13 February 2009

The fugitive.com

It's very difficult to realise exactly how the leaps in IT have transformed our lives these last dozen or so years. Almost as difficult as contemplating how many things that we can do at such speed, that would have been unthinkable comparatively recently. You only realise such things when you see a slice of life from, say, the early 90s and notice how manual life was.

This was brought home to me tonight as I watched the excellent thriller The Fugitive, with Harrison Ford as Dr Richard Kimble, on the run from the police and trying to find the real killer of his wife. A taut two-and-a-half hours in 1993 would barely have lasted 10 minutes these days - Dr Kimble could have tracked down the man with one arm in a couple of hours on a library computer. On the down side, of course, the movie-stealing Tommy Lee Jones probably could have picked up Kimble from any one of hundreds of thousands of CCTV cameras with face recognition software and popped him back in the slammer before the end of scene two.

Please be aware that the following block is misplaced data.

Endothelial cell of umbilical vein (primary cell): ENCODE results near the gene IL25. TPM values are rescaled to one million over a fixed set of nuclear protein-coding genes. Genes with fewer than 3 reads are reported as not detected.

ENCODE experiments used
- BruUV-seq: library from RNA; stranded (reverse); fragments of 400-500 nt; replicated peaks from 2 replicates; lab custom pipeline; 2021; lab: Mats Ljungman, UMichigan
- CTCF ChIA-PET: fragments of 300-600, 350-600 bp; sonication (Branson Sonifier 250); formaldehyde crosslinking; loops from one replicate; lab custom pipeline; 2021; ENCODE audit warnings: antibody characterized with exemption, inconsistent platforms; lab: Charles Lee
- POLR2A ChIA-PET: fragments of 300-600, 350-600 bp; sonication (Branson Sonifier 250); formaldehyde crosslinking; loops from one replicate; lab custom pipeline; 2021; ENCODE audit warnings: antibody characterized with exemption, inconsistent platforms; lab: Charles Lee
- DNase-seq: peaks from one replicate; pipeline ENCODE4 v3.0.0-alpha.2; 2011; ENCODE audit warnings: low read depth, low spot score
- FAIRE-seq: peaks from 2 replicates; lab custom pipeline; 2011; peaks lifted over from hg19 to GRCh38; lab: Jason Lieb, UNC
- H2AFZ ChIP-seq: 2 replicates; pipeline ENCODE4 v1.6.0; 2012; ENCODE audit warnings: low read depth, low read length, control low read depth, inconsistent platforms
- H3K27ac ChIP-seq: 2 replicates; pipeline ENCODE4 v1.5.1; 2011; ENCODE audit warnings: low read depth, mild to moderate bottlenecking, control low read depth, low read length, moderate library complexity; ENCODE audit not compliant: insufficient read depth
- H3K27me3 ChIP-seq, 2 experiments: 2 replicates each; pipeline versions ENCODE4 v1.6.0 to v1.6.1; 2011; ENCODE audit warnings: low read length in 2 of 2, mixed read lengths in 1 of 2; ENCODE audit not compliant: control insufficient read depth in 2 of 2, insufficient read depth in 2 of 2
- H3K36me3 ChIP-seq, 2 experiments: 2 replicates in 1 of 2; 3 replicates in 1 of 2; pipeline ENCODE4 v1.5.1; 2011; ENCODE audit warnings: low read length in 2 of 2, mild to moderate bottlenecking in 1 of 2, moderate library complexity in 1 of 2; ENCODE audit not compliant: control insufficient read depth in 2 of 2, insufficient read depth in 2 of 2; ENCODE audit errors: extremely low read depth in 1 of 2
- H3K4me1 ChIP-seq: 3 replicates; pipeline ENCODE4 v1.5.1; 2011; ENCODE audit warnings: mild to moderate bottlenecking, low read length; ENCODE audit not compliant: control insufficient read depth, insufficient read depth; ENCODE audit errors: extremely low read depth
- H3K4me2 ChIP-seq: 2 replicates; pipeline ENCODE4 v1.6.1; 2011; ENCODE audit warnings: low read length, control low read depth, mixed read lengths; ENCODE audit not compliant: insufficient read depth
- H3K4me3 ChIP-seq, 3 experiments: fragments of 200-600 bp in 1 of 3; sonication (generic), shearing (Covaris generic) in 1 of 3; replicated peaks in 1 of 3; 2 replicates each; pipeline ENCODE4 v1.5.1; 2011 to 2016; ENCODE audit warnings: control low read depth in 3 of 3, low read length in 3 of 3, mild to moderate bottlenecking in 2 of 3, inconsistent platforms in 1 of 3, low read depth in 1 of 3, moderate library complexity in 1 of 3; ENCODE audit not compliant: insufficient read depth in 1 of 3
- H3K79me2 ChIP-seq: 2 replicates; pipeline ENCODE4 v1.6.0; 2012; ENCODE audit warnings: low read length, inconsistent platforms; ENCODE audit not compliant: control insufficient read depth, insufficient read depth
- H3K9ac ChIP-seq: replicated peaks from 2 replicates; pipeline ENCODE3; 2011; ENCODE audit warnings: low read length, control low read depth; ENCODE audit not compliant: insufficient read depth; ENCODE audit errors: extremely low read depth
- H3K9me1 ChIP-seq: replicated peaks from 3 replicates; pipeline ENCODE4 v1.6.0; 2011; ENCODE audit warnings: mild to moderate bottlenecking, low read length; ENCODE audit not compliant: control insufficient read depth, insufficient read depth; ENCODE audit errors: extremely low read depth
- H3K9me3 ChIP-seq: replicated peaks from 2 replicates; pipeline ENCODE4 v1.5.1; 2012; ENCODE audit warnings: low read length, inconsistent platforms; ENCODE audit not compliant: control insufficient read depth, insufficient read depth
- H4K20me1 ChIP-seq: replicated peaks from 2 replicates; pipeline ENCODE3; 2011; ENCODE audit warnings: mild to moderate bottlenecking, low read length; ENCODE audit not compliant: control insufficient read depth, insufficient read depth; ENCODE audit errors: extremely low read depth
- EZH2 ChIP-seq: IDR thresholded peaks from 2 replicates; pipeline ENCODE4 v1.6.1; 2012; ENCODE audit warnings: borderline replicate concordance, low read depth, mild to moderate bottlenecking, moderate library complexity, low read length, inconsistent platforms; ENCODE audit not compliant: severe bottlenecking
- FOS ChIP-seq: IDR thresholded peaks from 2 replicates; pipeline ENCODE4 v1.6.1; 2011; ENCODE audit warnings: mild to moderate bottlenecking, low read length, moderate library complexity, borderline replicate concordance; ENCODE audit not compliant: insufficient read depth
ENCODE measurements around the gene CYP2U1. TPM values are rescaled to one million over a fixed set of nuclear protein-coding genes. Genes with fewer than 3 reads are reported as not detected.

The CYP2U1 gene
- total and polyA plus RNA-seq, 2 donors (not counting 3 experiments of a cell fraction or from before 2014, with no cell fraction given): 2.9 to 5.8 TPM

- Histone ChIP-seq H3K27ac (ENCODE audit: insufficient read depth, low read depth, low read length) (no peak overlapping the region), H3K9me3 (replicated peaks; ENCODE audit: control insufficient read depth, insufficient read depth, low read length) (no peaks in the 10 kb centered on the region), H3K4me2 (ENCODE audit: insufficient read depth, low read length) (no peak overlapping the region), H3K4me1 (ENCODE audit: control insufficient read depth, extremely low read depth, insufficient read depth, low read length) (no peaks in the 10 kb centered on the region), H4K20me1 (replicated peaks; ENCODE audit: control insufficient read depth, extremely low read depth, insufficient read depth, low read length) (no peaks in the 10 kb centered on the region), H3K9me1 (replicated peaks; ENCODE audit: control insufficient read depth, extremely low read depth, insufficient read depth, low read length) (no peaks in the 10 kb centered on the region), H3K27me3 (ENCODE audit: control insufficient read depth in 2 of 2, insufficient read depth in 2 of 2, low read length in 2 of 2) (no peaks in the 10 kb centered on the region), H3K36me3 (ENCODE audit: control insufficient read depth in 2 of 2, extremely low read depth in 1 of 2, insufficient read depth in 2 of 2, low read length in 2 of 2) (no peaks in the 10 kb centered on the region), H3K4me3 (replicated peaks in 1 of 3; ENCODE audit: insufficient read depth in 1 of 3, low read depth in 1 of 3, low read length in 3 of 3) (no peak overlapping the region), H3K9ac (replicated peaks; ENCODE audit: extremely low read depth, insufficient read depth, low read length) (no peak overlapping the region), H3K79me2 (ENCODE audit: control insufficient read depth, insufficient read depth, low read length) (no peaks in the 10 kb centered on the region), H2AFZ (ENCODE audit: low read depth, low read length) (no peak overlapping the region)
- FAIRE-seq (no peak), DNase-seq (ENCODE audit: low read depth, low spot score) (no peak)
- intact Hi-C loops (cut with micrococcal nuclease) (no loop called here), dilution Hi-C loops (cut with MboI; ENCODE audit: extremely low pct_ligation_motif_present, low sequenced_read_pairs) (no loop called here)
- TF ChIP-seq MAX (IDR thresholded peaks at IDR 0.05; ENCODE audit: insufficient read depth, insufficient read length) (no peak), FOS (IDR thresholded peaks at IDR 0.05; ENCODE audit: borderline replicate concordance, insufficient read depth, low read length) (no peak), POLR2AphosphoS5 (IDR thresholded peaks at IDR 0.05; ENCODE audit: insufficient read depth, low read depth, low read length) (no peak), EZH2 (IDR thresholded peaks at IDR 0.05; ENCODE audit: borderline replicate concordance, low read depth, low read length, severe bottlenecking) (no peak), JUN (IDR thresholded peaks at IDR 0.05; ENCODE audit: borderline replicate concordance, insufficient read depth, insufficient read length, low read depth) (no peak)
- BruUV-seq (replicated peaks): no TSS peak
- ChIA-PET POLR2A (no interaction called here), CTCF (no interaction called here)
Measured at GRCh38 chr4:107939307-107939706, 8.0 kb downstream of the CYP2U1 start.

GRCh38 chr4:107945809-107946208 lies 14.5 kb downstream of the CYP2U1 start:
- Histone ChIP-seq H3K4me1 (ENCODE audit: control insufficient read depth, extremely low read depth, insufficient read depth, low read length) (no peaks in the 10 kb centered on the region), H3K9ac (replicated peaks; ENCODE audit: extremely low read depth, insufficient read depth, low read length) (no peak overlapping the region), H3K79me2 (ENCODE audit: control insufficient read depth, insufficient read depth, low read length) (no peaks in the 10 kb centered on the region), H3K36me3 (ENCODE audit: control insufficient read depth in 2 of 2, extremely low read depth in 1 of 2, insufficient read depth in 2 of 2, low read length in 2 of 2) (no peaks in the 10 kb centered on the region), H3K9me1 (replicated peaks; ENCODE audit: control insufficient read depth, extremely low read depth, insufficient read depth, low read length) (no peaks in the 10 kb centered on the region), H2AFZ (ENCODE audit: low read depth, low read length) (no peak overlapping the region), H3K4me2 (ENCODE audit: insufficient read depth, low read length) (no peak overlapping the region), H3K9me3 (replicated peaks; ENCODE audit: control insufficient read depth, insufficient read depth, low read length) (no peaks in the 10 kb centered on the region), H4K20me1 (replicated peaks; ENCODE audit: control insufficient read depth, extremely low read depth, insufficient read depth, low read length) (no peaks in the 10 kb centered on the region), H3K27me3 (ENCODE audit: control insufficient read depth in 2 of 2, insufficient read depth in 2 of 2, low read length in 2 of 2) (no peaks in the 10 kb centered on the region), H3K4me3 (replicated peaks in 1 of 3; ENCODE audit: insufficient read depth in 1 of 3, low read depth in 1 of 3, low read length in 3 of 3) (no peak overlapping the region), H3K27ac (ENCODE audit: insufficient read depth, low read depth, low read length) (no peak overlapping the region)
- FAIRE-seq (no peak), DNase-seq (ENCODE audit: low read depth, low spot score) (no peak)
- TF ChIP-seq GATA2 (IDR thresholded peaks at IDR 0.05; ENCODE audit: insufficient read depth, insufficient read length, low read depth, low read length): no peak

It also made me realise exactly how much more difficult it is to disappear these days - our connections to the sources of our survival are a series of Faustian pacts with information hoovers who monitor our every move, taste and nuance in order to be able to sell us better targeted products. As John Darwin found out to his cost, when he posed for a random photograph with an estate agent in Panama. The succession of easy trade-offs that enables us to find the shops with GPS or pay for car parking via a mobile phone is invidious but barely noticeable. These days we can still run but we can't hide.

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